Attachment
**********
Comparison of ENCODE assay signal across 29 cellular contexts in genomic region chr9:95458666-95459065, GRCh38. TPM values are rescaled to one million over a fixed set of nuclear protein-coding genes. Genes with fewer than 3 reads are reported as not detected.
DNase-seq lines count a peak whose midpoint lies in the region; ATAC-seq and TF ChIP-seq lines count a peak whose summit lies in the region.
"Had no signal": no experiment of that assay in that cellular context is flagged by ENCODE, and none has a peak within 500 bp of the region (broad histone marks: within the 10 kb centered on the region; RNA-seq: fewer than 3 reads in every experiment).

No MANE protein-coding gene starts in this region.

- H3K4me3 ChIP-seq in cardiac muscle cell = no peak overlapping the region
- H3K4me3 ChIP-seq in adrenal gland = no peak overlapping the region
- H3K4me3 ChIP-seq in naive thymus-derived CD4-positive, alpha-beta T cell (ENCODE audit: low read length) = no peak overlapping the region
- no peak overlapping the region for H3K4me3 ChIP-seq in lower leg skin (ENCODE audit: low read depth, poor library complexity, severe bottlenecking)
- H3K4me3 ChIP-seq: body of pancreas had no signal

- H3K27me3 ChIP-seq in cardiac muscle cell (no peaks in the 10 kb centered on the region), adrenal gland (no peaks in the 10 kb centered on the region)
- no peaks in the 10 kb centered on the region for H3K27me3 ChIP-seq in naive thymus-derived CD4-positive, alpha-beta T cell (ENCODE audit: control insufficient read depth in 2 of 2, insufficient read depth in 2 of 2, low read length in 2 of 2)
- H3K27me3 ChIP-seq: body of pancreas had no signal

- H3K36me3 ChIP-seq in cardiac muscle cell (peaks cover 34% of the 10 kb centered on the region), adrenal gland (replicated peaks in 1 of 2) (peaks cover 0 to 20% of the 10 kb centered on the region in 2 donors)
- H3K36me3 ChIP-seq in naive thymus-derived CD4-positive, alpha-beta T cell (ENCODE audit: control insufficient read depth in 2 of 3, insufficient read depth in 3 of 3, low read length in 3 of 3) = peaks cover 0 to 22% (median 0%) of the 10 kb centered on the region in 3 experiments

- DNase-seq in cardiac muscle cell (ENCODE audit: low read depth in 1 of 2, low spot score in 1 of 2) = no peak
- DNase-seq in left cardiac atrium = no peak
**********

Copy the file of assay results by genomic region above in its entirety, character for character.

Comparison of ENCODE assay signal across 29 cellular contexts in genomic region chr9:95458666-95459065, GRCh38. TPM values are rescaled to one million over a fixed set of nuclear protein-coding genes. Genes with fewer than 3 reads are reported as not detected.
DNase-seq lines count a peak whose midpoint lies in the region; ATAC-seq and TF ChIP-seq lines count a peak whose summit lies in the region.
"Had no signal": no experiment of that assay in that cellular context is flagged by ENCODE, and none has a peak within 500 bp of the region (broad histone marks: within the 10 kb centered on the region; RNA-seq: fewer than 3 reads in every experiment).

No MANE protein-coding gene starts in this region.

- H3K4me3 ChIP-seq in cardiac muscle cell = no peak overlapping the region
- H3K4me3 ChIP-seq in adrenal gland = no peak overlapping the region
- H3K4me3 ChIP-seq in naive thymus-derived CD4-positive, alpha-beta T cell (ENCODE audit: low read length) = no peak overlapping the region
- no peak overlapping the region for H3K4me3 ChIP-seq in lower leg skin (ENCODE audit: low read depth, poor library complexity, severe bottlenecking)
- H3K4me3 ChIP-seq: body of pancreas had no signal

- H3K27me3 ChIP-seq in cardiac muscle cell (no peaks in the 10 kb centered on the region), adrenal gland (no peaks in the 10 kb centered on the region)
- no peaks in the 10 kb centered on the region for H3K27me3 ChIP-seq in naive thymus-derived CD4-positive, alpha-beta T cell (ENCODE audit: control insufficient read depth in 2 of 2, insufficient read depth in 2 of 2, low read length in 2 of 2)
- H3K27me3 ChIP-seq: body of pancreas had no signal

- H3K36me3 ChIP-seq in cardiac muscle cell (peaks cover 34% of the 10 kb centered on the region), adrenal gland (replicated peaks in 1 of 2) (peaks cover 0 to 20% of the 10 kb centered on the region in 2 donors)
- H3K36me3 ChIP-seq in naive thymus-derived CD4-positive, alpha-beta T cell (ENCODE audit: control insufficient read depth in 2 of 3, insufficient read depth in 3 of 3, low read length in 3 of 3) = peaks cover 0 to 22% (median 0%) of the 10 kb centered on the region in 3 experiments

- DNase-seq in cardiac muscle cell (ENCODE audit: low read depth in 1 of 2, low spot score in 1 of 2) = no peak
- DNase-seq in left cardiac atrium = no peak